In 2022, nearly a million people applied for asylum in the European Union, which is half more than the year before – the number of asylum seekers is almost at the level of the peak of the migration crisis seven years ago. The EU countries, together with Norway and Switzerland, accepted about 966,000 asylum applications last year (623,000 in 2021), announced the European Union Asylum Office (EUAA).
The Estonian Human Rights Centre engages in advocacy efforts related to refugees, which involve providing input on proposed laws and safeguarding the human rights of refugees. Additionally, we collaborate with the UN Refugee Agency (UNHCR) in Estonia as implementing partners, working towards ensuring that the asylum process aligns with international obligations.
It is important to know the necessary terminology used when dealing with asylum seekers and refugees.
- Asylum seeker is someone who says he or she is a refugee, but whose claim has not yet been definitively evaluated. National asylum systems are there to decide which asylum-seekers actually qualify for international protection. Those judged through proper procedures not to be refugees, nor to be in need of any other form of international protection, can be sent back to their home countries. (UNHCR)
- Refugee is a person who is outside their country of origin or habitual residence because they have suffered persecution on account of race, religion, nationality, political opinion, or because they are a member of a persecuted ‘social group’. Refugees have to move if they are to save their lives or preserve their freedom. They have no protection from their own state – indeed it is often their own government that is threatening to persecute them. If other countries do not let them in, and do not help them once they are in, then they may be condemning them to death – or to an intolerable life in the shadows, without sustenance and without rights. (UNHCR)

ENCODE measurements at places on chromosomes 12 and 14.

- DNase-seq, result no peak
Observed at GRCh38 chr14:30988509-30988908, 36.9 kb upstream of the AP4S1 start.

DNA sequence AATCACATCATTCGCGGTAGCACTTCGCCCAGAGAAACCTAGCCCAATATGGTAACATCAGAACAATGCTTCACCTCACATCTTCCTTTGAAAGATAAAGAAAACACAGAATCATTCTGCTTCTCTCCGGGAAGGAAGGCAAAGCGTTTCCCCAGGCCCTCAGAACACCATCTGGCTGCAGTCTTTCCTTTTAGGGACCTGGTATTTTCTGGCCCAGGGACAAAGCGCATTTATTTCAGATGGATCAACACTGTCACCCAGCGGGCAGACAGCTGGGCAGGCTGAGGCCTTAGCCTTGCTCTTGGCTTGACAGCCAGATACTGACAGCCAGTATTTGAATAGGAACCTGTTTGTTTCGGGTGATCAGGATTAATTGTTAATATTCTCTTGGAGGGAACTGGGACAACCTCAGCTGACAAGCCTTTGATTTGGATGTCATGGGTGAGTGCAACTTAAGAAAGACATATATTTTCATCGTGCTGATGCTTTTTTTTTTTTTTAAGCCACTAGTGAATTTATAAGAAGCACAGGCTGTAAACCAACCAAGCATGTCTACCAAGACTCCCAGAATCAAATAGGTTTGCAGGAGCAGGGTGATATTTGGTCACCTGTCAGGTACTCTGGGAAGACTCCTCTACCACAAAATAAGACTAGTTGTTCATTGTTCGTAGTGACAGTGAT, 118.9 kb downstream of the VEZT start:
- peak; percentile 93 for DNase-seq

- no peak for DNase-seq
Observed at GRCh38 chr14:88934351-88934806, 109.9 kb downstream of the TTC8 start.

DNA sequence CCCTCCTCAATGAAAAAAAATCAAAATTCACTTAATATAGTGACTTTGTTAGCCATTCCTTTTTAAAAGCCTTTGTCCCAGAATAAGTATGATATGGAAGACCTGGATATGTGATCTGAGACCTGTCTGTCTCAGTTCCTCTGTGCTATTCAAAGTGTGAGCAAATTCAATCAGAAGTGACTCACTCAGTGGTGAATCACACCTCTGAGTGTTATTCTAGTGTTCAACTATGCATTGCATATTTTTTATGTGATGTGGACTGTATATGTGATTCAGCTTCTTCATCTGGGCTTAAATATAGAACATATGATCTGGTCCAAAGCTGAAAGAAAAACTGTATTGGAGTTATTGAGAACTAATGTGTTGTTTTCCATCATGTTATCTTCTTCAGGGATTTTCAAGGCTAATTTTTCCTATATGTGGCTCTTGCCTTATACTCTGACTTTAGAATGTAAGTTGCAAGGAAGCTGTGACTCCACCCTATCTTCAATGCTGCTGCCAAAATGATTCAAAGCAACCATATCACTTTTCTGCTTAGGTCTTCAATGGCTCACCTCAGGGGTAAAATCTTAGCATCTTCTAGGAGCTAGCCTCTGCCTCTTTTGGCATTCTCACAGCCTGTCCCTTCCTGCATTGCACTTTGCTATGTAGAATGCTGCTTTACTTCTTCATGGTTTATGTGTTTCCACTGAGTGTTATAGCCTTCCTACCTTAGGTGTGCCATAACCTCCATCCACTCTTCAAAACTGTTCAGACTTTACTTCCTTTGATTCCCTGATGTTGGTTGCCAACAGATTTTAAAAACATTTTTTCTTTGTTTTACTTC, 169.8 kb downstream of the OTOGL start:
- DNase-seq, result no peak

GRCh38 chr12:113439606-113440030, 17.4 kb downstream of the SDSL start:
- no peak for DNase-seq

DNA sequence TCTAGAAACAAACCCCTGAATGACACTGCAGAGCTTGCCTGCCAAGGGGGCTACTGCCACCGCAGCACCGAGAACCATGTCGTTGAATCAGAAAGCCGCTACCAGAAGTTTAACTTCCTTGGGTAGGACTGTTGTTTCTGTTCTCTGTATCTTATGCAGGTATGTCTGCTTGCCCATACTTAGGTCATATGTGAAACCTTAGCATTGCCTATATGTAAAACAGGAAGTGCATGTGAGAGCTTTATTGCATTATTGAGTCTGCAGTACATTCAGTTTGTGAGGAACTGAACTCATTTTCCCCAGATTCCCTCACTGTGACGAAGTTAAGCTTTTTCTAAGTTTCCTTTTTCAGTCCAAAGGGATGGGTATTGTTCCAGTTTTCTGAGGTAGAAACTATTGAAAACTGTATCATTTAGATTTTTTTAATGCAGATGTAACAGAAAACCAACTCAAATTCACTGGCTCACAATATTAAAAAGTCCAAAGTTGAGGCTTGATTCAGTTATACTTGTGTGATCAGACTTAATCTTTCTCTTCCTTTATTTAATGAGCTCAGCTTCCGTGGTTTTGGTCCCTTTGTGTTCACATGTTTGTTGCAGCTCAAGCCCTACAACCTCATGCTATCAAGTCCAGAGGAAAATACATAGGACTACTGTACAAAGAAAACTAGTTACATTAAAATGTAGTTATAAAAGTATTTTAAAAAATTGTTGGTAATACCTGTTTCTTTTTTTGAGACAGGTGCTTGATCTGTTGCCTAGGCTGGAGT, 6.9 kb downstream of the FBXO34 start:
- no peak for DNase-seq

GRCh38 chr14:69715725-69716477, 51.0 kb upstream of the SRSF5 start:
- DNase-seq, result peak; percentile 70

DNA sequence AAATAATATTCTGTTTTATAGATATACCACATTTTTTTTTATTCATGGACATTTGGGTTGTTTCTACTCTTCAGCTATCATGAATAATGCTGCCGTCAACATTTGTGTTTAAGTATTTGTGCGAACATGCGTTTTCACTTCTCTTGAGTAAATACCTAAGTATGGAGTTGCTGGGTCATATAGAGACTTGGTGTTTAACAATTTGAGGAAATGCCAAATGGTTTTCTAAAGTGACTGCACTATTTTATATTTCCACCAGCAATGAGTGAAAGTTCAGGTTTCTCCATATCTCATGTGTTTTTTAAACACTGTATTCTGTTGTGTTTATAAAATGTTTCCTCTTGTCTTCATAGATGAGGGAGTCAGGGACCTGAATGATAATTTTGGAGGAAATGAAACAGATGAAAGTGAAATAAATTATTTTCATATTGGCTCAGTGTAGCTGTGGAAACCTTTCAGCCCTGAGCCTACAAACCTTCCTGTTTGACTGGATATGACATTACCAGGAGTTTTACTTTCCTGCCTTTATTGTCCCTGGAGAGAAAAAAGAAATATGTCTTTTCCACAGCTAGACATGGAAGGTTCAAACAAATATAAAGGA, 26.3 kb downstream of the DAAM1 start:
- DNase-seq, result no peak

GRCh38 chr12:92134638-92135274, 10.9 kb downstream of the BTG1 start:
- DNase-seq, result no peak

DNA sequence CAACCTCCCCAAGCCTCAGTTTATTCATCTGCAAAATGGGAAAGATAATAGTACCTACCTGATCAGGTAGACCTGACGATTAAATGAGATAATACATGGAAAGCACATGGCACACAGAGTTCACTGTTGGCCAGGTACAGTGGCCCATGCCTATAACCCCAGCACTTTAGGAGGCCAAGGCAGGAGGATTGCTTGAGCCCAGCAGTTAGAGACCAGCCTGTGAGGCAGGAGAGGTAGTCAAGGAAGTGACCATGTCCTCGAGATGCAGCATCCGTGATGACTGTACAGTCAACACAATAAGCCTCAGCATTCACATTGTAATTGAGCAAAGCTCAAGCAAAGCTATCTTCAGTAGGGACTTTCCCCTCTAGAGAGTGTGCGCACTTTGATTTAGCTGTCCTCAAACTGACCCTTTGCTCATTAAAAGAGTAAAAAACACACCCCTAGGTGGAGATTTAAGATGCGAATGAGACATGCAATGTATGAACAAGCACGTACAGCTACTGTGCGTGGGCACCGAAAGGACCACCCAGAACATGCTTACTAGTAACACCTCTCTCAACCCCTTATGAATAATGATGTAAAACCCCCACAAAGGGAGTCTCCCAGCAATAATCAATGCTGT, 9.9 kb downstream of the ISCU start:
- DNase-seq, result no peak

- Subsidiary protection applies in cases in which law on asylum does not. Deporting this person back to their home country could put them in danger. For example torturing, execution, inhumane or degrading methods of treatment or punishment, or being put into a life threatening situation.
- Human Trafficking is a crime against humanity. It involves an act of recruiting, transporting, transfering, harbouring or receiving a person through a use of force, coercion or other means, for the purpose of exploiting them. Every year, thousands of men, women and children fall into the hands of traffickers, in their own countries and abroad. (UNODC)
- Migrants, especially economic migrants, choose to move in order to improve the future prospects of themselves and their families.
- Illegal immigration is the migration into a country/state in violation of the immigration laws and sovereignty of that country/state. Illegal immigration raises many political, economic and social issues and has become a source of major controversy in developed countries and the more successful developing countries.